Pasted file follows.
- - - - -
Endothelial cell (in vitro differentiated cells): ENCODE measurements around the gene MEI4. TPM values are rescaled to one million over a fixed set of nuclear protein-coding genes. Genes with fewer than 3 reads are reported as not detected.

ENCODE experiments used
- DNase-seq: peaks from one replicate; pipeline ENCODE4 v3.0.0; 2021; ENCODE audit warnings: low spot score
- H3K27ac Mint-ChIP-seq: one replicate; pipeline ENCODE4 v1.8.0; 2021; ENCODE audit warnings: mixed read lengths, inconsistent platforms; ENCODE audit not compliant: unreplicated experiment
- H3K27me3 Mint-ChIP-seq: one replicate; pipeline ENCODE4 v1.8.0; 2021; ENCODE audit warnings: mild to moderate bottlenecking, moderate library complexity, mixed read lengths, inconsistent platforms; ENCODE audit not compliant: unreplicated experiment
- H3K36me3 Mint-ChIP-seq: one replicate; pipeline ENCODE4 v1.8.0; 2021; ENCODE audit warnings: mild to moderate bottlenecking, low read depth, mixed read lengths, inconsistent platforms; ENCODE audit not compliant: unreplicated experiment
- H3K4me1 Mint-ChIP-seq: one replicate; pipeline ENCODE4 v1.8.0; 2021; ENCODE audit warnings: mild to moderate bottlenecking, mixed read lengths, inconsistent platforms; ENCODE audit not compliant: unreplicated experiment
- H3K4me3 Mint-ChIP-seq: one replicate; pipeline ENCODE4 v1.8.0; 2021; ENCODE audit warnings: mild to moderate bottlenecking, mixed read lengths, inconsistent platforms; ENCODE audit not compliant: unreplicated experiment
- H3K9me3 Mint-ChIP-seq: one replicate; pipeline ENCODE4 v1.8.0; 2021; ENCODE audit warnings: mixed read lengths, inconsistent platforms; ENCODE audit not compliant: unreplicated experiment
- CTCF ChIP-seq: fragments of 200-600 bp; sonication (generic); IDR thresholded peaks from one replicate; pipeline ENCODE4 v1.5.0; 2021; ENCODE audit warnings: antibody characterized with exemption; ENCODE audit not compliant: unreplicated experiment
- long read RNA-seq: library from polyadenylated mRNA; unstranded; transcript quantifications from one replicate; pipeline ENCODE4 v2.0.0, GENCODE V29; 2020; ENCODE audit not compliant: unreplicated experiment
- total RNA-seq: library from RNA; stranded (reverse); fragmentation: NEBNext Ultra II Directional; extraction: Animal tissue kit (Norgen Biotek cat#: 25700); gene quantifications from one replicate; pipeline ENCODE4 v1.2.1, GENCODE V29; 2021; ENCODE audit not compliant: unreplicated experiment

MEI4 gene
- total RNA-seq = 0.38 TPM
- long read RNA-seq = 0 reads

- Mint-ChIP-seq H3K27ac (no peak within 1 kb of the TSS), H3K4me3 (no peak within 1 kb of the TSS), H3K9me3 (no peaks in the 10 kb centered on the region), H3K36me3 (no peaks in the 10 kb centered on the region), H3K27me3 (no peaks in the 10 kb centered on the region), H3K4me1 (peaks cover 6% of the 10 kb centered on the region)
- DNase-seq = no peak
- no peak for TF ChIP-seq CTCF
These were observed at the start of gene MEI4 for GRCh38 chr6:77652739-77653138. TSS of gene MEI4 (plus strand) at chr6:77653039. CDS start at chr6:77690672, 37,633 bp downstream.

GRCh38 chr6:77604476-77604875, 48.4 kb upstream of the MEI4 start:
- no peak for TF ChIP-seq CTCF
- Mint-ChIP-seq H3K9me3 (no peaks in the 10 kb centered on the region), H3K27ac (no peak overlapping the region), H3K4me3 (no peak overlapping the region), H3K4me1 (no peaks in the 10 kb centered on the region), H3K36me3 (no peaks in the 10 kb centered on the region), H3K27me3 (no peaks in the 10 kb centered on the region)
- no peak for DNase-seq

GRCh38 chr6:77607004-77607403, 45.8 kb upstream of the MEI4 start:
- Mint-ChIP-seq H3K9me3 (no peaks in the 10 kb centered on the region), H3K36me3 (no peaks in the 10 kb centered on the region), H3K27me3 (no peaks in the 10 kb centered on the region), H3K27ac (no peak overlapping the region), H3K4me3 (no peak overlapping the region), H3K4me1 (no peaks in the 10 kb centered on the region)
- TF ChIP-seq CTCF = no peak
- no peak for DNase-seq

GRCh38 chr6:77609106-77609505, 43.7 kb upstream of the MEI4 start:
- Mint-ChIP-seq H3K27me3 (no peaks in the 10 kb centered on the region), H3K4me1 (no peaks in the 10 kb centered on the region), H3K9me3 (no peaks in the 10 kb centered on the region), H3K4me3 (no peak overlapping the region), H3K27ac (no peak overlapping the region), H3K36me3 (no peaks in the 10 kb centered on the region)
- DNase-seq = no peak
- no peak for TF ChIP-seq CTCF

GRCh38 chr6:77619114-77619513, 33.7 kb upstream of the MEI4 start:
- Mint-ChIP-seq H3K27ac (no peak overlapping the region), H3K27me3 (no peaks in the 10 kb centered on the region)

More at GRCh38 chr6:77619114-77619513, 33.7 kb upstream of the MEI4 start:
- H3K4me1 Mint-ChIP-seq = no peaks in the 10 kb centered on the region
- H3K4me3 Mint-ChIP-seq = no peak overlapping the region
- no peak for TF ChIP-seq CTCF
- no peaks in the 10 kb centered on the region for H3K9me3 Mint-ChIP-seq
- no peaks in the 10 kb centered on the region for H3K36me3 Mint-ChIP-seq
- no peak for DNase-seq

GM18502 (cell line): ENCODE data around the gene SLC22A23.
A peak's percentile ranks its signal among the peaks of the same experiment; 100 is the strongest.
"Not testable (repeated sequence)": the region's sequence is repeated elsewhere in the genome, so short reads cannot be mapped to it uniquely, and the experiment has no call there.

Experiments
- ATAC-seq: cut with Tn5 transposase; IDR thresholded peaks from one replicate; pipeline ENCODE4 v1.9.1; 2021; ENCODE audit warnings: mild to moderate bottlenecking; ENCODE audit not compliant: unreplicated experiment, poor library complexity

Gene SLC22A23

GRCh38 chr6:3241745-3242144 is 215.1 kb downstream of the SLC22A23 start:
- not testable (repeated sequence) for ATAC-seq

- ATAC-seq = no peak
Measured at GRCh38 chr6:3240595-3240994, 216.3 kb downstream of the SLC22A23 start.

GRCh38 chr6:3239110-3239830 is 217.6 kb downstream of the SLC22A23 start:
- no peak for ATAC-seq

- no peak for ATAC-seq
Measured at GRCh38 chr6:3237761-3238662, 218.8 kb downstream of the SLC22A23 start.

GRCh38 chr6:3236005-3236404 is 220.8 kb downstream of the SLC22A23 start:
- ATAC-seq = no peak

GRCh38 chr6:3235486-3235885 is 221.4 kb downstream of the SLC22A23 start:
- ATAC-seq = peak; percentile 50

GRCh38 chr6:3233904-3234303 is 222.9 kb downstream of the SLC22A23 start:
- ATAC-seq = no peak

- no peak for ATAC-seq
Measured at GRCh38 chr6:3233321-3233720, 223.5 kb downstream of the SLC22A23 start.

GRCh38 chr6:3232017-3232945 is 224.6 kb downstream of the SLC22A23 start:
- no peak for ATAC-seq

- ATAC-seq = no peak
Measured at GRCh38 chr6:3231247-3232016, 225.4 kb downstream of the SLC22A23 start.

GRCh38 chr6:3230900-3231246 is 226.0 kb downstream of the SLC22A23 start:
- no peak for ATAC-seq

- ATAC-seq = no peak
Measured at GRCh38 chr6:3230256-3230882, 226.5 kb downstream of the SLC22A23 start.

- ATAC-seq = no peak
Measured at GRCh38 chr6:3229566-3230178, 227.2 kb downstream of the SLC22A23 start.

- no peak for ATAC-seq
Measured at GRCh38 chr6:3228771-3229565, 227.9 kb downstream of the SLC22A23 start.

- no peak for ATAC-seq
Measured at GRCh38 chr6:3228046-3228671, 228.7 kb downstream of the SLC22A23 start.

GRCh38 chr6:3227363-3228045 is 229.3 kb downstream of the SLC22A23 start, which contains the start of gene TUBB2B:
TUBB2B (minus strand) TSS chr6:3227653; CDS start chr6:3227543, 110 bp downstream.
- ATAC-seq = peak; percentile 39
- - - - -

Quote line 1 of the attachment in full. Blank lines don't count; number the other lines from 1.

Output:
Endothelial cell (in vitro differentiated cells): ENCODE measurements around the gene MEI4. TPM values are rescaled to one million over a fixed set of nuclear protein-coding genes. Genes with fewer than 3 reads are reported as not detected.